If you have good Wasabi or soy sauce, please enjoy it with Yuba.
Recommended way to eat with
ASIAN TOFU – TIPS FOR MAKING TOFU SKINS
5. Koya-Tofu: Drained tofu that has been frozen, then dehydrated and dried.
Perhaps you are not familiar with this food. In the olden days, people used to freeze tofu by hanging it outside during the winter, then drain and dry it. Freezing the tofu increased its nutritional value, and it seems to have been a wise way of life to obtain high quality protein.
In addition to simmered dishes, it is also recommended to fry or bake it. Many people enjoy making it into tofu cutlets or fried tofu with Karaage seasoning.
How to make Koya-Tofu
1. Make tofu using a tofu kit.
2. Place the tofu on a cloth to drain. (1 to 2 hours).
3. Cut the drained tofu into 1 cm thick slices, arrange them on a bat or other container without overlapping, and freeze them in the freezer. If the temperature is below -5 degrees Celsius, you can freeze the tofu outside as in the traditional method.
4. When they are frozen solid, dry them completely with a food dryer. Alternatively, hang it outside to dry for 7-10 days.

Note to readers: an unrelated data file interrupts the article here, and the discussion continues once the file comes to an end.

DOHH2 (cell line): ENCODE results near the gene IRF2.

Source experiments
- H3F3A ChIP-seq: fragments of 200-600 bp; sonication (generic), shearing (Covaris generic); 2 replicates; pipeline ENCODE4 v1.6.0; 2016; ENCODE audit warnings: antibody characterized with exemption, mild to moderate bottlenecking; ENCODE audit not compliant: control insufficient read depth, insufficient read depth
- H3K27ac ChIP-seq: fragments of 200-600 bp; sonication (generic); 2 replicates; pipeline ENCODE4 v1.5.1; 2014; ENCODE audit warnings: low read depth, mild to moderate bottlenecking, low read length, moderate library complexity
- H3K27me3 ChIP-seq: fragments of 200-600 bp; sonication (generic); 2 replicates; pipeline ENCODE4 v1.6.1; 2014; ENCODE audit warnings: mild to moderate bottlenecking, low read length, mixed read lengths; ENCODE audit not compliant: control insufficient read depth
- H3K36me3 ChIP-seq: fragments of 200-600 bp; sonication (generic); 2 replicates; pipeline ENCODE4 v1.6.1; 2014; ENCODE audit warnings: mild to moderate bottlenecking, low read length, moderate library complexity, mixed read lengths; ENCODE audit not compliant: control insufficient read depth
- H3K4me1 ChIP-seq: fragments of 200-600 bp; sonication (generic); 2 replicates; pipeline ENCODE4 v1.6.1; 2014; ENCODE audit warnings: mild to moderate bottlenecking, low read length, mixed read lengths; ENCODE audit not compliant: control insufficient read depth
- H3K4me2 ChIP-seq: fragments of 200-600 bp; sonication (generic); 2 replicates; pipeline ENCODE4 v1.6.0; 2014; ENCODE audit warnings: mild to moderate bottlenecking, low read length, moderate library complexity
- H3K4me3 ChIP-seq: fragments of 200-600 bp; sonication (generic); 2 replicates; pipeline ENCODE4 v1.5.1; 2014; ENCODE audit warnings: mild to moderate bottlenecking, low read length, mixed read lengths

6. Abura-age: Thin slices of firm tofu, drained and deep-fried.
Deep fried tofu is used for inarizushi and as a topping for udon noodles. It is easy to make at home, but be sure to drain the tofu thoroughly when you deep fry it.If you add fried tofu to Japanese dishes, especially vegetable stews, it will add richness and make the dish more delicious. It is also a good ingredient for miso soup.
7. Atsuage: Tofu drained and deep fried (not completely fried so that the inside retains its tofu state).
You can always find it at Izakaya. It is very tasty when topped with green onions and drizzled with soy sauce. It goes well with cheese, miso, Chinese cabbage, and minced meat.
Homemade Atsuage Deep Fried Tofu ! How to make Atsuage from Tofu.
This one is in Japanese, but it has a lot of pictures and is a good reference for cooking.
There are very few recipes written in English that use thick fried tofu, so it can be said that it is a hidden ingredient.
This dish below is made in almost the same way as Atsuage, but it is battered when fried and served with a sauce. This dish is one of my favorite Tofu-dish.
8. Grilled Tofu: Firm tofu is drained, grilled on both sides, and browned.
It goes well with beef and is an essential ingredient in sukiyaki and Niku-tofu.
9. Ganmodoki: Drained tofu is crumbled, carrots and other ingredients are added, mixed, shaped, and deep fried.
This is one of my personal favorites.It is a great way to get not only tofu but also other vegetables such as carrots and green onions. The juice that flows out when you bite into it is very delicious.
This is a highly recommended recipe that uses only ingredients available in Norway.
You can eat it with soy sauce as the recipe suggests, but if you prefer to eat it the way it is eaten in Japan, try the recipe below.
Tofu is a food with a long history, and has been valued as a valuable source of protein for centuries.
I encourage you to try out the various tofu dishes that are still not well known in Norway 🙂